1. A method for correlating a geographical reference point located externally of a natural gas transmission pipeline with a corresponding point in the pipeline, the method comprising moving a pipeline vehicle along the pipeline from an initial position to a final position by way of the geographical reference point, locating a magnetic flux transmitter at the geographical reference point, locating a vehicle detector externally of the pipeline at a point between the transmitter and the initial position of the vehicle, utilising the detector to detect the vehicle before the vehicle is level with the transmitter, causing the detector to activate the transmitter when the detector detects the vehicle, causing the transmitter to transmit magnetic flux of sufficient strength to penetrate the pipeline, utilising a sensor on board the vehicle to sense any flux penetrating the pipeline and to emit a signal upon sensing such flux, said signal having an amplitude which reaches a peak when the sensor is level with the transmitter, and utilising recording means on board the vehicle to record the signal.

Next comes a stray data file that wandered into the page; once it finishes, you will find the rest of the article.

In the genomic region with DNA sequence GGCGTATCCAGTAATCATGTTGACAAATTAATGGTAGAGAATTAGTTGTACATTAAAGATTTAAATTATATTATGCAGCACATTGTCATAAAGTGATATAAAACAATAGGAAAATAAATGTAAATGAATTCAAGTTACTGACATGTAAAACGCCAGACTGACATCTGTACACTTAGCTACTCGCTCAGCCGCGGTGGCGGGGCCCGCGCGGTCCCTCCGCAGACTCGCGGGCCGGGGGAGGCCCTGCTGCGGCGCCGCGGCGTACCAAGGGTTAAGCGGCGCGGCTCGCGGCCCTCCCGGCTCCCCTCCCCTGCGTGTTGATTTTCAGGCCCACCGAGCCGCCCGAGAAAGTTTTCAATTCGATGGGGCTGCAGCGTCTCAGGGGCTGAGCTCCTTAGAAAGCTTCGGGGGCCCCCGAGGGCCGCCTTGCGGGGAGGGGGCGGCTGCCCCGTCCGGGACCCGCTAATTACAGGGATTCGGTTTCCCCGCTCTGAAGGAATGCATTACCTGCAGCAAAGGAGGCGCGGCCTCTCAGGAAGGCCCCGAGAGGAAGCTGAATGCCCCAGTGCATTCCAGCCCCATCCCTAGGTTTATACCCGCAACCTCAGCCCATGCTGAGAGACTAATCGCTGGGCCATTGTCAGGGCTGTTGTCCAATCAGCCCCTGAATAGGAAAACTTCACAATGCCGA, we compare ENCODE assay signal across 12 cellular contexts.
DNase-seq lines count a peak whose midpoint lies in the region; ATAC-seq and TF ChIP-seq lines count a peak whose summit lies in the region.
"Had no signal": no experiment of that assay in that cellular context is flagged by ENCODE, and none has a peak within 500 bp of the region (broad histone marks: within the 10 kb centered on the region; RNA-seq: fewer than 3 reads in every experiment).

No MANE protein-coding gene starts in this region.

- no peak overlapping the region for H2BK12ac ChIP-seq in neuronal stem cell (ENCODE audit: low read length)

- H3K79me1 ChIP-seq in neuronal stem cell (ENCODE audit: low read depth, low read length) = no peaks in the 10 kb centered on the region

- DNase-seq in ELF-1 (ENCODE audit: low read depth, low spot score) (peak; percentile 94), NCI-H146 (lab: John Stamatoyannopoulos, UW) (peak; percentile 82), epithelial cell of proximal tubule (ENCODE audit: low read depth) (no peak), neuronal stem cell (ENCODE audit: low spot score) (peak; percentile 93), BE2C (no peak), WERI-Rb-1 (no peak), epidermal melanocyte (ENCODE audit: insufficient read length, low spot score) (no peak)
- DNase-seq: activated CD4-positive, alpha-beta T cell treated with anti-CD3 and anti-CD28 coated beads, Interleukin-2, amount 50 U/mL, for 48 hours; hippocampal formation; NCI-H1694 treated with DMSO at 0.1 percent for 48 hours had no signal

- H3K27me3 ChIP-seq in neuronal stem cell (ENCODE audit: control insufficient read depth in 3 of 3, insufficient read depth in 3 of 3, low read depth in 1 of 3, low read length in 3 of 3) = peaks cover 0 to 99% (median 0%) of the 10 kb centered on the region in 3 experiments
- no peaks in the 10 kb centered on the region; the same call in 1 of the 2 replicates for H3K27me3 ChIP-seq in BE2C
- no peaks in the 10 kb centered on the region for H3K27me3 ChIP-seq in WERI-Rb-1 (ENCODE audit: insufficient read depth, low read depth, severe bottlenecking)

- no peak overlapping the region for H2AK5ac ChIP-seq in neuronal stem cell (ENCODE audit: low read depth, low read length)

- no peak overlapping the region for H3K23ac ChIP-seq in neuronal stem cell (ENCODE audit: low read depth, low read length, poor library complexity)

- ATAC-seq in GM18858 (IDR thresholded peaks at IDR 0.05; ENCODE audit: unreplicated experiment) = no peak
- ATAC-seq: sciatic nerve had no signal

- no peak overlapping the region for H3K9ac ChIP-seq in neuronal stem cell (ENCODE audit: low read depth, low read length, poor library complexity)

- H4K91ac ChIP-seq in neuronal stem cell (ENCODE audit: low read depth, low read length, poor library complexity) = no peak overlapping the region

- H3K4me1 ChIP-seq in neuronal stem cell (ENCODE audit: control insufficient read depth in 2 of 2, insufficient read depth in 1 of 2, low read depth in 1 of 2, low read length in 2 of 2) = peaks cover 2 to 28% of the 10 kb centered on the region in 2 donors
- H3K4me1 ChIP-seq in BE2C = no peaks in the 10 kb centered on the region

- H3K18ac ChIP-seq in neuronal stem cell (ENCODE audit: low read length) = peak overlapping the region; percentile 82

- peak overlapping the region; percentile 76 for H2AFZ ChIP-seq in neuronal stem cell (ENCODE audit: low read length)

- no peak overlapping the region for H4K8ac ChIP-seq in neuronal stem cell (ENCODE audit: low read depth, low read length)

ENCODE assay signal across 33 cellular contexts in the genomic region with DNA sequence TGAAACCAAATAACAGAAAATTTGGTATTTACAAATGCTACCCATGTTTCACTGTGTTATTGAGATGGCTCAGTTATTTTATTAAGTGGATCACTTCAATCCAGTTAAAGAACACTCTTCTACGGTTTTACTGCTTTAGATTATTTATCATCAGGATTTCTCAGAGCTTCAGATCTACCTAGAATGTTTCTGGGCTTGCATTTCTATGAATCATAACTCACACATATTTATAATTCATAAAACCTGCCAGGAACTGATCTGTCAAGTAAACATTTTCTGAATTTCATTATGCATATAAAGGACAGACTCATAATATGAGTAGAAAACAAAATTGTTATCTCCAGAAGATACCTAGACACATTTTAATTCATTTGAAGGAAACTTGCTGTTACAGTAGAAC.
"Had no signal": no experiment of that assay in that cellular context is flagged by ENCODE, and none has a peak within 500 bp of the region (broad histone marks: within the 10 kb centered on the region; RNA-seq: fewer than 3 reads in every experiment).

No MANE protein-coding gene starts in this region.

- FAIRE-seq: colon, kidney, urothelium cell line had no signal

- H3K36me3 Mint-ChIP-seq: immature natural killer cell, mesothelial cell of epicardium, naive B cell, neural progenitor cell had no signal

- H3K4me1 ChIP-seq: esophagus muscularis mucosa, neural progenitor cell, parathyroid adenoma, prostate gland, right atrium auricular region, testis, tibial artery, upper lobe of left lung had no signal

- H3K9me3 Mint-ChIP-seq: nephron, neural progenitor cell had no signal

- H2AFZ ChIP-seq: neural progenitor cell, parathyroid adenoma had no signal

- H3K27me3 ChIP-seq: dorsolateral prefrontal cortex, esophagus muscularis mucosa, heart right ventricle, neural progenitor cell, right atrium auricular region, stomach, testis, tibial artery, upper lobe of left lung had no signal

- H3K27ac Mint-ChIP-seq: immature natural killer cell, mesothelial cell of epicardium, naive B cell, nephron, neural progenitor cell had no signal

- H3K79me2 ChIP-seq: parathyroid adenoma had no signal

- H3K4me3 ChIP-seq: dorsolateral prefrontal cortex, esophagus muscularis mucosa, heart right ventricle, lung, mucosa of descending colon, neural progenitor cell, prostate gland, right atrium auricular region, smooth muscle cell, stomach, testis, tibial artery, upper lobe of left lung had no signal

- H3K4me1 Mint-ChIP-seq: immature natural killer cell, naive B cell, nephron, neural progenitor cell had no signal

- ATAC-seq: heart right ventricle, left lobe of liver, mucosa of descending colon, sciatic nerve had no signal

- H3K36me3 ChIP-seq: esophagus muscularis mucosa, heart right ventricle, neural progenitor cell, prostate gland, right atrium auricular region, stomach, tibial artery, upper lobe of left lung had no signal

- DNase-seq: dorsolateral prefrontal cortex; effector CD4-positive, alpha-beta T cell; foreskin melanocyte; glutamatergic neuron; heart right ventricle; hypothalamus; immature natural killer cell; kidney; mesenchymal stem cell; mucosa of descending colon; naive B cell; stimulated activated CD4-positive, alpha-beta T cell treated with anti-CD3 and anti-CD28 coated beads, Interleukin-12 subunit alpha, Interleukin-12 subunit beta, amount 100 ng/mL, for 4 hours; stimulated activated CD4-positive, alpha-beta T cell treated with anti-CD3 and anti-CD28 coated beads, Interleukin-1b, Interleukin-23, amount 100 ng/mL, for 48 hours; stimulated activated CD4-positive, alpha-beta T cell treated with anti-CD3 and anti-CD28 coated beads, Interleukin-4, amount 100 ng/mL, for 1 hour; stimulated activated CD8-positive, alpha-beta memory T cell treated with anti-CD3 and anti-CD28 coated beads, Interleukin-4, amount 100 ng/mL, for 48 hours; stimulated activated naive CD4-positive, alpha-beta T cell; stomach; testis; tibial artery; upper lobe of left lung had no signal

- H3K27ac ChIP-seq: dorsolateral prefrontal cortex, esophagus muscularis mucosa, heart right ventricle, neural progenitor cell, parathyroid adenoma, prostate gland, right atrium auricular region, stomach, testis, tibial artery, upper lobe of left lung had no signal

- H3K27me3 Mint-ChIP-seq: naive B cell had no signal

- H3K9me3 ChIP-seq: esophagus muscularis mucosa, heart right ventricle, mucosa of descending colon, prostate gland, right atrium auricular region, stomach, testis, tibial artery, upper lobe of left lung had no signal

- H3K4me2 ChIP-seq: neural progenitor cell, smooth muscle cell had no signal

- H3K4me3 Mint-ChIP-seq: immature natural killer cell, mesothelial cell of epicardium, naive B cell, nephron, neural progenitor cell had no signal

2. A method as claimed in claim 1, wherein the transmitter includes an AC coil for transmitting the magnetic flux.
3. A method as claimed in claim 2, wherein the AC coil is supplied with alternating current at a frequency of no more than 30 Hz.
4. A method as claimed in claim 3, wherein the frequency of the alternating current is no less than 16 Hz.
5. A method as claimed in claim 4, wherein the frequency of the alternating current is 20 Hz.
6. A method as claimed in claim 1, wherein the sensor comprises a pair of receiver coils arranged so that their axes are at right angles to each other and so that the axis of each coil is at right angles to the longitudinal axis of the vehicle.
7. A method as claimed in claim 6, wherein the coils are arranged in a cross formation.